Why responsible business is good business

By Bryony Clear Hill, Associate Manager — Ethics Awareness

In the 21st century, making the biggest profit isn’t necessarily everything.

In a world where business scandals seem to hit the media every week, people demand more from the private sector. In the 21st century, many successful brands look beyond profit to social impact and being a positive force in society. For many reasons, it pays to take that responsibility seriously. 

Businesses have big potential.
We face many challenges in the world, from climate change to corruption. Governments and citizens can only do so much. 

Businesses are big players in the global economy and their involvement is essential to driving meaningful solutions to societal problems.

With annual revenue of over $254.7 billion (2017), Toyota Motor would be among the top 45 largest economies by GDP if it were a country. Private companies are big employers as well. According to the European Commission, the private sector accounts for 90% of jobs and 84% of GDP in developing countries.

When businesses make having a positive impact on society a priority alongside maximising profit, the affects can be huge. Companies can make a difference in many areas, including fighting the fraud and corruption that reduces confidence in business. They can also provide fairly priced and sustainable products and minimise negative environmental impacts by, for example, committing to reduce carbon emissions or reducing the use of plastic.

Customers are demanding more.
It pays to be a responsible business. Customers have huge power over businesses by choosing where they spend, and millennials demands more than previous generations.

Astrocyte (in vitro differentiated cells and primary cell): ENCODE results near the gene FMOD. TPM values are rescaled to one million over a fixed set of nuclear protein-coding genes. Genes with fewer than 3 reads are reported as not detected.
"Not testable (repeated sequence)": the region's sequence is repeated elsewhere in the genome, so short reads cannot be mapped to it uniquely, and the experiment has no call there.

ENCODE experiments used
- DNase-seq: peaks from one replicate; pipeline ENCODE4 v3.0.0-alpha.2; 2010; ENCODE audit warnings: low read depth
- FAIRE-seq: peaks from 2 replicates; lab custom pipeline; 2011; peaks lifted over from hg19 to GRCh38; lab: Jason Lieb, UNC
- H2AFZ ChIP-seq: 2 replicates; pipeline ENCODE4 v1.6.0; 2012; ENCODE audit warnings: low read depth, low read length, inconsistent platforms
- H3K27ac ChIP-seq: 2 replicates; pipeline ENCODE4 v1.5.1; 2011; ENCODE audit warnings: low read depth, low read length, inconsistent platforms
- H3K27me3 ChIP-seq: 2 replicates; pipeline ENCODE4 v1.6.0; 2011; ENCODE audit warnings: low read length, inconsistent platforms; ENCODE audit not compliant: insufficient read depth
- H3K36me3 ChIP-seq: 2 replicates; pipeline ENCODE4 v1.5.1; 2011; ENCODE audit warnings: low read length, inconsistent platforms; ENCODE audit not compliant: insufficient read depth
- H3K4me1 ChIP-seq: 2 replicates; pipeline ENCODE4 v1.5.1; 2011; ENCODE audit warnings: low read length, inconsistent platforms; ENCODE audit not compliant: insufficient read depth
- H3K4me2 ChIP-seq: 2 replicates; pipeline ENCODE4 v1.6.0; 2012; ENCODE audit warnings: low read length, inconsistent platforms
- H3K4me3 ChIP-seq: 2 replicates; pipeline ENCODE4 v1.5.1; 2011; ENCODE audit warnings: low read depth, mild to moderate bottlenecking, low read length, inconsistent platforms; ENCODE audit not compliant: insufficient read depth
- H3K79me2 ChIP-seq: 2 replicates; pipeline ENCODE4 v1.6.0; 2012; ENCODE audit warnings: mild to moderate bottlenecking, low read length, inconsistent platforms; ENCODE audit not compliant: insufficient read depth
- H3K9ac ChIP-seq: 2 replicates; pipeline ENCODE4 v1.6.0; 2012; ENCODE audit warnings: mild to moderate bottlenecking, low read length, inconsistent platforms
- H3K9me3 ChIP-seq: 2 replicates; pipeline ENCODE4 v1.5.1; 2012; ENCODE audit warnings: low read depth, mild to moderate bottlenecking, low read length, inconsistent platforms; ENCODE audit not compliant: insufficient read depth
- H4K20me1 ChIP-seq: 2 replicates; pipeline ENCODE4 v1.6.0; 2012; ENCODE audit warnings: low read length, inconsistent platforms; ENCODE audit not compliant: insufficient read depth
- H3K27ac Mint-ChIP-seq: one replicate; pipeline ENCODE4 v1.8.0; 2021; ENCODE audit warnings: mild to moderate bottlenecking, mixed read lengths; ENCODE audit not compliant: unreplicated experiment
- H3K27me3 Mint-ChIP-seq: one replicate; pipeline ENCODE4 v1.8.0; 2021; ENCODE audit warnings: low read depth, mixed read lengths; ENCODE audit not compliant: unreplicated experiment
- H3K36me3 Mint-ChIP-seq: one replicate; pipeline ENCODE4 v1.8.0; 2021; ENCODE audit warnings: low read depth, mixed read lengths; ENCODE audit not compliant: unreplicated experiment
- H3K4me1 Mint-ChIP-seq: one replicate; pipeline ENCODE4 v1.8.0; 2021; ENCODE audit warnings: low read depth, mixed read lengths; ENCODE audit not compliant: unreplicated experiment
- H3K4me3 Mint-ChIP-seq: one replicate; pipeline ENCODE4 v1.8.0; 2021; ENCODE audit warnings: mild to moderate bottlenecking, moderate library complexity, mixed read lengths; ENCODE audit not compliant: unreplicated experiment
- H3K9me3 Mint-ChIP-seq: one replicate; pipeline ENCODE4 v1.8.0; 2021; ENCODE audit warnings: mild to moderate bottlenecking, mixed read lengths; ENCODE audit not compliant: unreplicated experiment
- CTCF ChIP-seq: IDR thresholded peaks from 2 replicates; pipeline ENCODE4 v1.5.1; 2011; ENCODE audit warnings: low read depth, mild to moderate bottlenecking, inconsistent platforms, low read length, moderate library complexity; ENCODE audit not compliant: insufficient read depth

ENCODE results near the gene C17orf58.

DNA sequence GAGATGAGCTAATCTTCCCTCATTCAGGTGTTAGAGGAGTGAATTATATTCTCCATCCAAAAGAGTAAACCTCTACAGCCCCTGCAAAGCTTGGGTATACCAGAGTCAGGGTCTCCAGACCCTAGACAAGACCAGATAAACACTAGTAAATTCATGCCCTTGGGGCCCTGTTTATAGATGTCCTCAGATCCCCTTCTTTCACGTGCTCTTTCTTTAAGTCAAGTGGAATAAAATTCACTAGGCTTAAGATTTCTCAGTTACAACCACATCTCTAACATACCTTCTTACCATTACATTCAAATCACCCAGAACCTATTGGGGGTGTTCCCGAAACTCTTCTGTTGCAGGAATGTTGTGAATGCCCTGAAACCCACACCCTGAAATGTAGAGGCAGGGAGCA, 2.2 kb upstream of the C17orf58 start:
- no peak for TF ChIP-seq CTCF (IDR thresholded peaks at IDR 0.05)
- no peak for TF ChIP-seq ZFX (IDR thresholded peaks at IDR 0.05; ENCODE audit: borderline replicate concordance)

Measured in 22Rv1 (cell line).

With greater access to company information and this information spreading on social media, today’s consumers can see beyond the carefully written adverts and judge companies’ values for themselves. 

The Deloitte Millennial Survey 2019 found that 42% of millennials chose a brand or product because they identify with the values and actions of the company. There are many examples of forward looking companies building a strong and loyal following in part by taking stances on issues that resonate with their customers and other key stakeholders. UK-based cosmetics company Lush, for example, has a line of plastic-free products and has opened a number of plastic-free stores in Europe. Through doing so, the company has attracted a strong following of socially-conscious consumers.  

Employees value ethics.
Twenty-first century employees no longer seek the employer that pays the most but increasingly want to work for a company with values that align to their own. According to LinkedIn research in 2018, 65% of U.S. professionals would take lower pay over working for a company with a negative culture.

It is easier for businesses that offer a good work-life balance, prioritise employee development and empower their people to attract and retain employees. This gives them a competitive edge over companies that don’t.

How can you demonstrate your commitment to responsible business?
There are many advantages to being a socially conscious and responsible business. But how can you show stakeholders that you are serious about having a positive impact on the world?

One clear way is to sign up to the United Nations Global Compact (UNGC). Over 13,000 organisations worldwide have signed, committing to support 10 key principles relating to human rights, labour, sustainability and anti-corruption. The UNGC is for every organisation, regardless of size, industry or location.

We recently published CIMA’s latest Communication on Engagement with the UNGC, which demonstrates the steps we have taken to support these principles. We have continued to highlight ethics in our curriculum, worked to reduce single-use plastic in our offices and produced thought leadership on corruption, sustainability and ethics.

Find out more at the UNGC website.